Analyte Stability Issues during Sample Preparation: Recommendations for the Best Practices
AOAC Virtual Annual Meeting and Expo, September 2020
Ensuring analyte stability under various environmental conditions is critical for creation of an accurate and precise quantitative method. Known environmental conditions causing instability can be intentionally avoided during method development. It’s very important to comprehensively understand the compound stability before developing a quantitative method.
Recommendations for best practices
Assess the stability of analytes under a variety of environmental conditions. Three main environmental conditions are pH, light exposure and temperature. The assessment should use extreme conditions. Apply appropriate pH, light and temperature conditions during sample preparation to prevent instability issue.
Different pH levels are recommended for best practices. 5% FA is recommended to have a pH of around 1. Water pH is recommended to be between 6 and 7. A solution of 5% NH4OH is recommended to have a pH of 11. In our slides from the presentation we also discuss the recommended best practices for light exposure and temperatures is discussed.
In our stability experiment design, we tested three different types of solutions- acidic, neutral, and basic, in different conditions. The conditions were Light Protection at room temperature, Elevated Light at room temperature, and Light Protection at 60 degrees Celsius.
EXAmple: Vitamin b12 Stability Study
USP and AOAC have compendia method only for B12raw material, while finished goods needs sensitive and fast method. Vitamin B12 supplements are typically derived from two sources: Methylcobalamin(mB12) and Cyanocobalamin (cB12). mB12 is a better source, but its product has stability issues. Vitamin mB12 improves bioavailability, has better retention in tissues, and contains no toxic cyanide. We also ran a comparison in our presentation slides of the stability difference in light, temperature, and pH between cB12 and mB12 (see presentation slides below for graphs). For these samples, the samples were stored in black bag. They were prepared in amber container under yellow light and extracted in neutral solvent. The sample is then sonicated in ice-water and stored at 1-8 oC.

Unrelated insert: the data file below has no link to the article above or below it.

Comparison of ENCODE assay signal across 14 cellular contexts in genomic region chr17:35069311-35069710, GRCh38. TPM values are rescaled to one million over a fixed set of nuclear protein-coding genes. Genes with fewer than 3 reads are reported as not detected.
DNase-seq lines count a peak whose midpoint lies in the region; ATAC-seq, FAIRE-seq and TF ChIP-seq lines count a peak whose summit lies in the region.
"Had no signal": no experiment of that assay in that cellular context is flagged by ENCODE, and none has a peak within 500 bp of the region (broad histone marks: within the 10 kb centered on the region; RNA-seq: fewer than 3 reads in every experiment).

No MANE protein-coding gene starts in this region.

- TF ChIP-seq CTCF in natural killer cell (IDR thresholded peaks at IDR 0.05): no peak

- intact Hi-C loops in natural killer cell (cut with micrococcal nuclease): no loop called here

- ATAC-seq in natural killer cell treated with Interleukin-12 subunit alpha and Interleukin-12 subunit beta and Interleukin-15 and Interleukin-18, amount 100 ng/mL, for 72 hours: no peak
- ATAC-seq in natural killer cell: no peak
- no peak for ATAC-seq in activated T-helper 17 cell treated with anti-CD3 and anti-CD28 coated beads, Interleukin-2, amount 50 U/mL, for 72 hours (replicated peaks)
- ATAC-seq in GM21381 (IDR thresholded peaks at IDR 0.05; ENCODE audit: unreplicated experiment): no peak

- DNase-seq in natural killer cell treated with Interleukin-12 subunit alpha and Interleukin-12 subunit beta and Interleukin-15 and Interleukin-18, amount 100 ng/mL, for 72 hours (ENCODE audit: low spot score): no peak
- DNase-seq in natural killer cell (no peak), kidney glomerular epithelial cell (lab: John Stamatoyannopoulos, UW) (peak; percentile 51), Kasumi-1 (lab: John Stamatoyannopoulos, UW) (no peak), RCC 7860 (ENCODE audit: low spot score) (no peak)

Example: CBD Stability Study
In 2018, AOAC has published a method to quantify 10 cannabinoids (CBDs) with the range of 0.500-10.0 µg/mL in cannabis. The standard solutions are expensive, but only have 3 days stability indicated in AOAC method. It’s very important to understand the stability information for these cannabinoids. In our presentation we also included chart studies in acidic, basic, and neutral temperatures for delta-9, CBD, THCA, and CBDA (see presentation slides below for graphs). The sample preparation is in amber container under yellow light. The optimized solvent is acidic. The sample is sonicated at room temperature for 15 mins. In our presentation slides, we have a chart showing the stability after these boundaries are set for the sample.
With the best practices the analyte stability could be comprehensively evaluated. The information of analyte stability can provide the optimized storage conditions for original sample and extracted sample. The information of analyte stability can provide the optimized sample preparation conditions. The quantitative method is more accurate and precise with comprehensively understanding the analyte stability.